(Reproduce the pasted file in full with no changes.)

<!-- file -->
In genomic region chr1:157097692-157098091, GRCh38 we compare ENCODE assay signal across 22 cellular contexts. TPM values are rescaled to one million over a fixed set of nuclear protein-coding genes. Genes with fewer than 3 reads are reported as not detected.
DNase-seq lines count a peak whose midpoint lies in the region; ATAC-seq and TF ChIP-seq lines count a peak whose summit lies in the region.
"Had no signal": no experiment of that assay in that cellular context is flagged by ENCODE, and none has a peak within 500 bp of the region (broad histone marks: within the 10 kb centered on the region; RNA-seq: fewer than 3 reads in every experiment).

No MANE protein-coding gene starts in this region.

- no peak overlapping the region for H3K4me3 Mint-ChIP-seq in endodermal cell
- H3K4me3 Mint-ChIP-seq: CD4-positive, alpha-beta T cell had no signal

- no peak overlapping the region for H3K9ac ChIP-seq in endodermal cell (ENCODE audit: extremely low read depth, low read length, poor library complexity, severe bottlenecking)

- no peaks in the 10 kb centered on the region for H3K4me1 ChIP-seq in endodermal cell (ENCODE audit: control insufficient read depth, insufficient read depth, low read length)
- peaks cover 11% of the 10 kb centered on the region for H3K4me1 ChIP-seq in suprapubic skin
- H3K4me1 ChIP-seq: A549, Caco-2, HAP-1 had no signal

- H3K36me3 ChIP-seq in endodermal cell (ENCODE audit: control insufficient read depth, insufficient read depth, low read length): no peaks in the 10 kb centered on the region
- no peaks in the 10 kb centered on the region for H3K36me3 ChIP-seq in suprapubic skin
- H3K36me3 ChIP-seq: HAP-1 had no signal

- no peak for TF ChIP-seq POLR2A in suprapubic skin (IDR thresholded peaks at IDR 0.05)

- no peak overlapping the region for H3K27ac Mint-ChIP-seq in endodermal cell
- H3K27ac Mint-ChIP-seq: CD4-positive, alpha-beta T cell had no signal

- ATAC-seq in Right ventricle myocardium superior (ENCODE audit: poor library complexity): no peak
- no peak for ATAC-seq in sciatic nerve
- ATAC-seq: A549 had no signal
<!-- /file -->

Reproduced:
In genomic region chr1:157097692-157098091, GRCh38 we compare ENCODE assay signal across 22 cellular contexts. TPM values are rescaled to one million over a fixed set of nuclear protein-coding genes. Genes with fewer than 3 reads are reported as not detected.
DNase-seq lines count a peak whose midpoint lies in the region; ATAC-seq and TF ChIP-seq lines count a peak whose summit lies in the region.
"Had no signal": no experiment of that assay in that cellular context is flagged by ENCODE, and none has a peak within 500 bp of the region (broad histone marks: within the 10 kb centered on the region; RNA-seq: fewer than 3 reads in every experiment).

No MANE protein-coding gene starts in this region.

- no peak overlapping the region for H3K4me3 Mint-ChIP-seq in endodermal cell
- H3K4me3 Mint-ChIP-seq: CD4-positive, alpha-beta T cell had no signal

- no peak overlapping the region for H3K9ac ChIP-seq in endodermal cell (ENCODE audit: extremely low read depth, low read length, poor library complexity, severe bottlenecking)

- no peaks in the 10 kb centered on the region for H3K4me1 ChIP-seq in endodermal cell (ENCODE audit: control insufficient read depth, insufficient read depth, low read length)
- peaks cover 11% of the 10 kb centered on the region for H3K4me1 ChIP-seq in suprapubic skin
- H3K4me1 ChIP-seq: A549, Caco-2, HAP-1 had no signal

- H3K36me3 ChIP-seq in endodermal cell (ENCODE audit: control insufficient read depth, insufficient read depth, low read length): no peaks in the 10 kb centered on the region
- no peaks in the 10 kb centered on the region for H3K36me3 ChIP-seq in suprapubic skin
- H3K36me3 ChIP-seq: HAP-1 had no signal

- no peak for TF ChIP-seq POLR2A in suprapubic skin (IDR thresholded peaks at IDR 0.05)

- no peak overlapping the region for H3K27ac Mint-ChIP-seq in endodermal cell
- H3K27ac Mint-ChIP-seq: CD4-positive, alpha-beta T cell had no signal

- ATAC-seq in Right ventricle myocardium superior (ENCODE audit: poor library complexity): no peak
- no peak for ATAC-seq in sciatic nerve
- ATAC-seq: A549 had no signal